This post was originally published on Native Plants & Wildlife Gardens.
Propagation has been on my mind lately. We recently moved into a house with a very bare yard and although I brought all of my plants from our apartment balcony, they hardly make a dent in the yard. I recently visited the local native plant sale and despite spending a hundred dollars, the plants are also not going to make much of an impact. I recently wrote about methods for collecting native plants, which is a great way to acquire hard to find plants, but propagating from your own collection (or friends, family and neighbors) is another easy way to get yourself some more plants.
As my thoughts turned to propagation in my yard, I pulled out my old general propagation books and bought a new one and found some good resources online. While many plants are…
Travis Beck is author the newly published Principles of Ecological Landscape Design, which I recently reviewed. He kindly agreed to an interview so I could ask him some questions about his book, what inspired him and his views on the current state of Landscape Architecture.
What inspired you to write this book?
For a long time I asked myself, “What would a designed landscape that was truly based on ecological principles look like?” I kept looking for a book that would answer that question. Eventually I set out to write it myself.
What ‘natural’ landscapes inspire you most?
Right now I am fascinated by the dunes along the Atlantic coast. I love their spare beauty and the tough plants that inhabit them—beach grass, seaside goldenrod, beach heather. Plus, in the wake of Superstorm Sandy we’ve seen how well dunes performed at protecting…
This video discussion took place at the recent ICLEI Urban Nature Forum in Belo Horizonte, Brazil this month and discusses the value of urban biodiversity and how to bring that diversity back to the cities. It’s presented by the Stockholm Resilience Centre.
Oliver Hillel discusses how nature used to be in the cities and how we simply have to stop impeding it and let it back in. However, many of our systems are so changed that they now need to be managed to restore nature by bringing in new infrastructure. He also discusses how cities are laboratories for innovation and the importance of education by bringing nature back into cities so people are aware of biological processes and how dependent we are on them.
From the website::
Cities, ecosytems and biodiversity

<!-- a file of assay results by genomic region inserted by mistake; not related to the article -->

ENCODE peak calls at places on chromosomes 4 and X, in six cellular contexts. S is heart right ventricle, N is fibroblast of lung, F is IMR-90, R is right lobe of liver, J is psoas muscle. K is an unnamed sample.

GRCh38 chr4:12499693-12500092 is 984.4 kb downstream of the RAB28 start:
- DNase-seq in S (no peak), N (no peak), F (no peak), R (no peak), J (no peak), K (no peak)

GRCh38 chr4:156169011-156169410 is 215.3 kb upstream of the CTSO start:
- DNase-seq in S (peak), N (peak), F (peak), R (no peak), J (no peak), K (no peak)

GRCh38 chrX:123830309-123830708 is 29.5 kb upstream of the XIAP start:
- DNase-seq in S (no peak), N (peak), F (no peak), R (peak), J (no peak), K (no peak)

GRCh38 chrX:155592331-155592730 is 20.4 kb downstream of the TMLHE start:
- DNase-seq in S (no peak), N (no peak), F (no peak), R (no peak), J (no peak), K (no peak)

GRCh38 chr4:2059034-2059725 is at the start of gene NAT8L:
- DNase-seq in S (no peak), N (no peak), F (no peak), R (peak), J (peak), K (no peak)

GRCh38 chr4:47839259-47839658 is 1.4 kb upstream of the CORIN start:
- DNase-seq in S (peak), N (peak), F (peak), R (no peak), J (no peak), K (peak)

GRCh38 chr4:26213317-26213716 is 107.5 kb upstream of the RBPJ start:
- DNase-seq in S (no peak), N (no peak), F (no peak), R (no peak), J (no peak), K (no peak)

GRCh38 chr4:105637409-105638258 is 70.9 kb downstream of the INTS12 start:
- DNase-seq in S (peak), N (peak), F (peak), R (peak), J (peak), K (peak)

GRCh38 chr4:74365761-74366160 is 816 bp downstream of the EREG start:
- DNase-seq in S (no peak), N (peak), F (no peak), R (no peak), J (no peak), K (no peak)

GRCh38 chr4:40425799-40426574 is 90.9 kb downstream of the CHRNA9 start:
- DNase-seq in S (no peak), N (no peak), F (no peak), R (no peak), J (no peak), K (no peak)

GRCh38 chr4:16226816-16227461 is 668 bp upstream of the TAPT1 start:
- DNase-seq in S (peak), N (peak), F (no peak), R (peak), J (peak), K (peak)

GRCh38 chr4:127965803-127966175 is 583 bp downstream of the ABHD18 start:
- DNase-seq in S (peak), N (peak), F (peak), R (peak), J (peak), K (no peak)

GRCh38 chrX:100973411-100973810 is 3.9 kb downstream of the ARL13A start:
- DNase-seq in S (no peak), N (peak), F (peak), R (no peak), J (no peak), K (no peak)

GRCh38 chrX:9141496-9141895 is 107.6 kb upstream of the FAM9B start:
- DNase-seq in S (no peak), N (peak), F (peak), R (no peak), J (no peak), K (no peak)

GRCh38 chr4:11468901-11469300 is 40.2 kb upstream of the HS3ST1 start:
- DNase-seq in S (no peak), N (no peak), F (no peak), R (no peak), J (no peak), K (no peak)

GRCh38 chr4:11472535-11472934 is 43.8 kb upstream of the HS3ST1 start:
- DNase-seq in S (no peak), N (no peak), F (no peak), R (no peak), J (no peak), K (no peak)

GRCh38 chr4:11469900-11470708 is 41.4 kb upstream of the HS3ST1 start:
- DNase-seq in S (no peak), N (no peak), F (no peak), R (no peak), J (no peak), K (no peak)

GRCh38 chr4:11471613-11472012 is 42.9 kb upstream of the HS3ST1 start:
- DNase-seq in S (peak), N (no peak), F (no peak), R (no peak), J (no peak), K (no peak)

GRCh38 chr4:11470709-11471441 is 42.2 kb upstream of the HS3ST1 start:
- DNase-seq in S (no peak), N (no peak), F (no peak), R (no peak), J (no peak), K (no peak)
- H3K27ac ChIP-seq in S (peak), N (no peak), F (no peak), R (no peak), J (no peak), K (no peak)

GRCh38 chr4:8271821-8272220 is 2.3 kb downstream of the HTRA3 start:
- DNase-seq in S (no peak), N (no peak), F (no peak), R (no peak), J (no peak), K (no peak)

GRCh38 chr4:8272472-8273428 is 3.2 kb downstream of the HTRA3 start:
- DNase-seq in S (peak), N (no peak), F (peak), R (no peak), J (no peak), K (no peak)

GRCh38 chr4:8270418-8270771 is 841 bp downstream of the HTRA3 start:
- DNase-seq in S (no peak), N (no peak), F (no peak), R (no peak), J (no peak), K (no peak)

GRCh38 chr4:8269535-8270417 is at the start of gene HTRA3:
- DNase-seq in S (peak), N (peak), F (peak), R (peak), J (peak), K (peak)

Bringing biodiversity back into cities
Keith Tidball in conversation with Oliver…
This is the third and final post in a series looking at wildlife movement, corridors and roads. Read the first post, Ecology Lesson: Population Movements, which was followed by Corridor Ecology and Planning.
Roads crisscross the entire country covering much of the land. Highways take us through states or across the whole country, streets cover cities and dirt roads link rural areas to cities. They traverse over rivers, lakes, mountains, valleys, deserts and forests. Some highways are many lanes wide and some bridges are modern engineering marvels. They bring us commercial goods, foods and fuel across great distances. There are over 4 million miles of roads in the United States alone.
Road ecology is a field that addresses the relationship between roads, wildlife and the environment. The topic has received a lot of attention over the past 30 years with a lot of focus on roads and wildlife….
Discovering Moths: Nighttime Jewels in Your Own Backyard, by John Himmelman, is a truly wonderful book which I really enjoyed reading. It’s full of information about moths, written in a way that educates without feeling like a text book. While the author takes pride in writing in a way that a layperson can understand, that doesn’t mean it’s lacking in detail or scientific terms. By the end of the book I was ready to run out to start finding moths, which was unfortunate since it’s currently the middle of winter. When I was finished I felt I had learned a great deal about an area I didn’t realize I was so ignorant about.
The book begins with a commentary about a typical walk he likes to lead to introduce people to the world of moths….
This is the second post in a series looking at wildlife movement, corridors and roads. The full series: Ecology Lesson: Population Movements, Corridor Ecology and Planning and Road Ecology and Wildlife Crossings.
Wildlife needs to move for many reasons which were discussed in Ecology Lesson: Population Movements. There are many barriers in the urban landscape that prevent or make movement difficult for wildlife. Among the many barriers are roads including small streets to major highways, development such as shopping centers or subdivisions, railroad lines, powerline corridors, canals, dams and non wildlife-friendly landscapes such as agriculture, golf courses or cemeteries.
“Habitat fragmentation is a dynamic process that has three main components: an overall loss of habitat in the landscape, reduction in the size of remaining blocks, and increased isolation by new forms of land use.” – Linkages…